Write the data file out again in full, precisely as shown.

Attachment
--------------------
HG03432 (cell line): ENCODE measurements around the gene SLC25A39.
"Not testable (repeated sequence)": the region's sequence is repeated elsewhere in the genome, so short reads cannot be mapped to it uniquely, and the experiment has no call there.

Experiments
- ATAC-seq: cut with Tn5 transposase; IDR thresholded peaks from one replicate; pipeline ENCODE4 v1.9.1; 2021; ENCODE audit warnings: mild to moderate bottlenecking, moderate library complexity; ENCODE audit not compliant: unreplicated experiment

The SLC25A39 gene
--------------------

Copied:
HG03432 (cell line): ENCODE measurements around the gene SLC25A39.
"Not testable (repeated sequence)": the region's sequence is repeated elsewhere in the genome, so short reads cannot be mapped to it uniquely, and the experiment has no call there.

Experiments
- ATAC-seq: cut with Tn5 transposase; IDR thresholded peaks from one replicate; pipeline ENCODE4 v1.9.1; 2021; ENCODE audit warnings: mild to moderate bottlenecking, moderate library complexity; ENCODE audit not compliant: unreplicated experiment

The SLC25A39 gene